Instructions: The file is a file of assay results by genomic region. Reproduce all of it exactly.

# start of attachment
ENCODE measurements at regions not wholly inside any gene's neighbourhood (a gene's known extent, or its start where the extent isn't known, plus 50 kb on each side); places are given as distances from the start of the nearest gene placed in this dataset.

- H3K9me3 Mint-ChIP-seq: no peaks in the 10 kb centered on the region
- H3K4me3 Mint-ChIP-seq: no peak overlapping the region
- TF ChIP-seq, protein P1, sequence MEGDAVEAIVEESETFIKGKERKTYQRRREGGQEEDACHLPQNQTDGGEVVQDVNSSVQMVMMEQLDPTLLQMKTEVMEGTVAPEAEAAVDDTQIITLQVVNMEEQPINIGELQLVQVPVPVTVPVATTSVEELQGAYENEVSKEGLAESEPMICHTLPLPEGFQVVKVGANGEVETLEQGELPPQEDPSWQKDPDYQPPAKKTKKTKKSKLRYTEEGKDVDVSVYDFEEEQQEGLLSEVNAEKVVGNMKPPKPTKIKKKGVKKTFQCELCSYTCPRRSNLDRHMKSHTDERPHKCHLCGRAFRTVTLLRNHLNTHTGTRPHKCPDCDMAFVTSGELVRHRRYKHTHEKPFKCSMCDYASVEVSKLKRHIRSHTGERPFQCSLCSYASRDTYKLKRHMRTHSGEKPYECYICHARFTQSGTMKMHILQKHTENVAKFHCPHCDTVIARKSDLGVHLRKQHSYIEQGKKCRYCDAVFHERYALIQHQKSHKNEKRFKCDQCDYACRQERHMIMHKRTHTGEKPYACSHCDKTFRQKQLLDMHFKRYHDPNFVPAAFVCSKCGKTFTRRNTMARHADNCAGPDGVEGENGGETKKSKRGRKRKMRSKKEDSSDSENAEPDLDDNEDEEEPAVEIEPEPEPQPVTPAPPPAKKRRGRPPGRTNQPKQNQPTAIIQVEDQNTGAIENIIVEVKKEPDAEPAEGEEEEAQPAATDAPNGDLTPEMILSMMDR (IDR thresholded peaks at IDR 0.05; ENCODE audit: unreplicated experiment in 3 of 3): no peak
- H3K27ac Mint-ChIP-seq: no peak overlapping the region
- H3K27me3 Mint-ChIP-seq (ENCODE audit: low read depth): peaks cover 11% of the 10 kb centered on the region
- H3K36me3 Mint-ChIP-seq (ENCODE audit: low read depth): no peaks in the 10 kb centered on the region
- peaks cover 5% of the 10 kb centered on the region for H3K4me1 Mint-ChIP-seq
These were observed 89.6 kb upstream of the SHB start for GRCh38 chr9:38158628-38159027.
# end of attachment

ENCODE measurements at regions not wholly inside any gene's neighbourhood (a gene's known extent, or its start where the extent isn't known, plus 50 kb on each side); places are given as distances from the start of the nearest gene placed in this dataset.

- H3K9me3 Mint-ChIP-seq: no peaks in the 10 kb centered on the region
- H3K4me3 Mint-ChIP-seq: no peak overlapping the region
- TF ChIP-seq, protein P1, sequence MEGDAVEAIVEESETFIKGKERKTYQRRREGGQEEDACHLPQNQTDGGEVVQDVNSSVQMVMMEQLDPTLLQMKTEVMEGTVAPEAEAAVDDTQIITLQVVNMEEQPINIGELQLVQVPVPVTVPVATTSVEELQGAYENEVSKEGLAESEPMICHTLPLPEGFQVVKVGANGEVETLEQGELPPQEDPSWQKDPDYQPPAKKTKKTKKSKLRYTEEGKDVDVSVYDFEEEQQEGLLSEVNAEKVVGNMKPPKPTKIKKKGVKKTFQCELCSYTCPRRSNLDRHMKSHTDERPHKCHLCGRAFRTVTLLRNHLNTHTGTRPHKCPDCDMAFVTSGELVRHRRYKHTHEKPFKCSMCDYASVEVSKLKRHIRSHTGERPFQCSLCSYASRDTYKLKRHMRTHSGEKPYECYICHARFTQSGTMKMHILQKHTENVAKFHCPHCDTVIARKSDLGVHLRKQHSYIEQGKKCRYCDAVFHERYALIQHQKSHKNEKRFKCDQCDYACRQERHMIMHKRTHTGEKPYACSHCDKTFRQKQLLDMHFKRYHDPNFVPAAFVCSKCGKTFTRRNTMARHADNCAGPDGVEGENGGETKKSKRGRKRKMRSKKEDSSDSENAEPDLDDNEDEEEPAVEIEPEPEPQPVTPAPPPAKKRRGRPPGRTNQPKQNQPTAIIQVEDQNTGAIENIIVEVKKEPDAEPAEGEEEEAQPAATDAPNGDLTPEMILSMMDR (IDR thresholded peaks at IDR 0.05; ENCODE audit: unreplicated experiment in 3 of 3): no peak
- H3K27ac Mint-ChIP-seq: no peak overlapping the region
- H3K27me3 Mint-ChIP-seq (ENCODE audit: low read depth): peaks cover 11% of the 10 kb centered on the region
- H3K36me3 Mint-ChIP-seq (ENCODE audit: low read depth): no peaks in the 10 kb centered on the region
- peaks cover 5% of the 10 kb centered on the region for H3K4me1 Mint-ChIP-seq
These were observed 89.6 kb upstream of the SHB start for GRCh38 chr9:38158628-38159027.